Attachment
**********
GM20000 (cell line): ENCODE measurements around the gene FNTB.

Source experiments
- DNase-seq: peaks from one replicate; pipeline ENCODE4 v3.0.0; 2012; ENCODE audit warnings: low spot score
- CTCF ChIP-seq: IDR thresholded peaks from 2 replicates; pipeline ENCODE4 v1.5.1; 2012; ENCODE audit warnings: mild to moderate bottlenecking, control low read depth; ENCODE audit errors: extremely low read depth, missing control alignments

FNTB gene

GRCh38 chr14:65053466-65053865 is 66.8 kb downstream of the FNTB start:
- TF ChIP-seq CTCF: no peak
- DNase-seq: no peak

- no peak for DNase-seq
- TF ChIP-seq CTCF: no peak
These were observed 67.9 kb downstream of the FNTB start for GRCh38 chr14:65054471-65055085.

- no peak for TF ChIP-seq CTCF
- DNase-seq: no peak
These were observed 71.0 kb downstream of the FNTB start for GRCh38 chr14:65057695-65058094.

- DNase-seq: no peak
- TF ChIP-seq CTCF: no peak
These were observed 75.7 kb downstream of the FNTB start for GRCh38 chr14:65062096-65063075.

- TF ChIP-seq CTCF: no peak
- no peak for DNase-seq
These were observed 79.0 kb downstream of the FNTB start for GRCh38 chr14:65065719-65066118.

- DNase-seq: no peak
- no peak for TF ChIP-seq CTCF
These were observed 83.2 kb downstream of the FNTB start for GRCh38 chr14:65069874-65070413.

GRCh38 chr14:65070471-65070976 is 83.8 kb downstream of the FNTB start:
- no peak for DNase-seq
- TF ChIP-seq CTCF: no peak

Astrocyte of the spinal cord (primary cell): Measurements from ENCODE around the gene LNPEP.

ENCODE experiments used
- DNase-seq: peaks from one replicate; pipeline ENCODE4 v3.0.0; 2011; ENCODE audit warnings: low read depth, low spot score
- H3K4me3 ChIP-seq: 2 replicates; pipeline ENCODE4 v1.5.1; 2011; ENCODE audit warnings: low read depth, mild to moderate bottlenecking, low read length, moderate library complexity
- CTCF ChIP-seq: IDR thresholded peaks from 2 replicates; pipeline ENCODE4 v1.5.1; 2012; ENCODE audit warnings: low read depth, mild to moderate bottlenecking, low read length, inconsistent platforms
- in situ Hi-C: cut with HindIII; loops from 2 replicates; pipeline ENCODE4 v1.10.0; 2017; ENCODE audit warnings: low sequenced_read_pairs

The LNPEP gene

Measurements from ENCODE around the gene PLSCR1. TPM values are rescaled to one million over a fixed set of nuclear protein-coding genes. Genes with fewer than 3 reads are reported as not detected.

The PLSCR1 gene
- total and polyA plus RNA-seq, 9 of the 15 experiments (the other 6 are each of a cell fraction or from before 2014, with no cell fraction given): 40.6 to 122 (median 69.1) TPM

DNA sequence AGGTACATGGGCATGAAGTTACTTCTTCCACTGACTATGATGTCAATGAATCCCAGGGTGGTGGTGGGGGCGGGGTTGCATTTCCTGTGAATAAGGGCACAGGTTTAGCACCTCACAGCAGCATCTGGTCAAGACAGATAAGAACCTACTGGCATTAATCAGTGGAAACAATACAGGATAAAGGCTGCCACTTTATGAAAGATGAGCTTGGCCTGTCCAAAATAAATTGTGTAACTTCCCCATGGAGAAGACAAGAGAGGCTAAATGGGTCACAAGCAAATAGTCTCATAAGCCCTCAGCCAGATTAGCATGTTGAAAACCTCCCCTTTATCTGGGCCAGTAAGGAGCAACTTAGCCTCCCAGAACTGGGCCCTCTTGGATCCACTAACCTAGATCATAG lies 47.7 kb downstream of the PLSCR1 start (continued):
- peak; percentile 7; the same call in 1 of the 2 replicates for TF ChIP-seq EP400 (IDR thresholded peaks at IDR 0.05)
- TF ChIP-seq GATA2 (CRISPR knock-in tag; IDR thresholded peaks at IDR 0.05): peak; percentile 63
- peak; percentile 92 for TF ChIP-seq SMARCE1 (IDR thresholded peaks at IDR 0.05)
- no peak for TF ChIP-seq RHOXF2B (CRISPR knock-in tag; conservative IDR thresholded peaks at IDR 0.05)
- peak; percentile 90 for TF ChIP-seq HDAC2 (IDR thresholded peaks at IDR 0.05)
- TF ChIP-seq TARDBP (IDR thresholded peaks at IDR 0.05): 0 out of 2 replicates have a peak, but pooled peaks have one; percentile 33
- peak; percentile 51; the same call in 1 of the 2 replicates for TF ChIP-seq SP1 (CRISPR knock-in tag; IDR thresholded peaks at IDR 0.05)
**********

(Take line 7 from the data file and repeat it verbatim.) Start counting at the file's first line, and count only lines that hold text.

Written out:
- TF ChIP-seq CTCF: no peak